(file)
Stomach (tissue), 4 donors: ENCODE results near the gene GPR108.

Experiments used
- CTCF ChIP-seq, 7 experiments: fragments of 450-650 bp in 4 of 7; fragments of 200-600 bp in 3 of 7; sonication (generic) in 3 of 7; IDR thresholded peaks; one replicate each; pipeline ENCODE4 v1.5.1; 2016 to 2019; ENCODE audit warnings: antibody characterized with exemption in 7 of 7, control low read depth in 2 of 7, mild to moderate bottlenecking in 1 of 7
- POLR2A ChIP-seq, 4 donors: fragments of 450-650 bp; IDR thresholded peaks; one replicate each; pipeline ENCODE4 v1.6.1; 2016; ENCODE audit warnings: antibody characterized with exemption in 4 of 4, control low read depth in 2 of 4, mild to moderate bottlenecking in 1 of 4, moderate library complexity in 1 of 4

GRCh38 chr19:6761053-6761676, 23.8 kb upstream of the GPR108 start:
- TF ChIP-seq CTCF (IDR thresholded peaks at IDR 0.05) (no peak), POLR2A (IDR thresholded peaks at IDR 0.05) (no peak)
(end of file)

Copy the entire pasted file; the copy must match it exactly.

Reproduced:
Stomach (tissue), 4 donors: ENCODE results near the gene GPR108.

Experiments used
- CTCF ChIP-seq, 7 experiments: fragments of 450-650 bp in 4 of 7; fragments of 200-600 bp in 3 of 7; sonication (generic) in 3 of 7; IDR thresholded peaks; one replicate each; pipeline ENCODE4 v1.5.1; 2016 to 2019; ENCODE audit warnings: antibody characterized with exemption in 7 of 7, control low read depth in 2 of 7, mild to moderate bottlenecking in 1 of 7
- POLR2A ChIP-seq, 4 donors: fragments of 450-650 bp; IDR thresholded peaks; one replicate each; pipeline ENCODE4 v1.6.1; 2016; ENCODE audit warnings: antibody characterized with exemption in 4 of 4, control low read depth in 2 of 4, mild to moderate bottlenecking in 1 of 4, moderate library complexity in 1 of 4

GRCh38 chr19:6761053-6761676, 23.8 kb upstream of the GPR108 start:
- TF ChIP-seq CTCF (IDR thresholded peaks at IDR 0.05) (no peak), POLR2A (IDR thresholded peaks at IDR 0.05) (no peak)